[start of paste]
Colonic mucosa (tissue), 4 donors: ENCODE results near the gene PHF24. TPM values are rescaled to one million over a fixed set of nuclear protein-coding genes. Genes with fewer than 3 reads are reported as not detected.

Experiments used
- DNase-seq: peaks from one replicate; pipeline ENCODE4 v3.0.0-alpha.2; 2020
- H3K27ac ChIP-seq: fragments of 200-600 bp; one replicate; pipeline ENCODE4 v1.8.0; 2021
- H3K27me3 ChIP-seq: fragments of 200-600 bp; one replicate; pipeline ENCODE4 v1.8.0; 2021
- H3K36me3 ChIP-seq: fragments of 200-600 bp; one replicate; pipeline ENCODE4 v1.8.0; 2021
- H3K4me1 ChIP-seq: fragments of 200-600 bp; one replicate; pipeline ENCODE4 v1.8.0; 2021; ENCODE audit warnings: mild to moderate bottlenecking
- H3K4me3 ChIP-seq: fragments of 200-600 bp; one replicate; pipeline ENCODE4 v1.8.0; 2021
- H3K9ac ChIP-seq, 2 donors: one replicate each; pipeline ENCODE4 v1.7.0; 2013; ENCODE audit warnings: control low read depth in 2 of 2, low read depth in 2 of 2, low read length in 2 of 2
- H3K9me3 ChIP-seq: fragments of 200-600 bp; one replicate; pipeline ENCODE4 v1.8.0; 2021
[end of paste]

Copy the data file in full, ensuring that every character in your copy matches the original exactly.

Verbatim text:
Colonic mucosa (tissue), 4 donors: ENCODE results near the gene PHF24. TPM values are rescaled to one million over a fixed set of nuclear protein-coding genes. Genes with fewer than 3 reads are reported as not detected.

Experiments used
- DNase-seq: peaks from one replicate; pipeline ENCODE4 v3.0.0-alpha.2; 2020
- H3K27ac ChIP-seq: fragments of 200-600 bp; one replicate; pipeline ENCODE4 v1.8.0; 2021
- H3K27me3 ChIP-seq: fragments of 200-600 bp; one replicate; pipeline ENCODE4 v1.8.0; 2021
- H3K36me3 ChIP-seq: fragments of 200-600 bp; one replicate; pipeline ENCODE4 v1.8.0; 2021
- H3K4me1 ChIP-seq: fragments of 200-600 bp; one replicate; pipeline ENCODE4 v1.8.0; 2021; ENCODE audit warnings: mild to moderate bottlenecking
- H3K4me3 ChIP-seq: fragments of 200-600 bp; one replicate; pipeline ENCODE4 v1.8.0; 2021
- H3K9ac ChIP-seq, 2 donors: one replicate each; pipeline ENCODE4 v1.7.0; 2013; ENCODE audit warnings: control low read depth in 2 of 2, low read depth in 2 of 2, low read length in 2 of 2
- H3K9me3 ChIP-seq: fragments of 200-600 bp; one replicate; pipeline ENCODE4 v1.8.0; 2021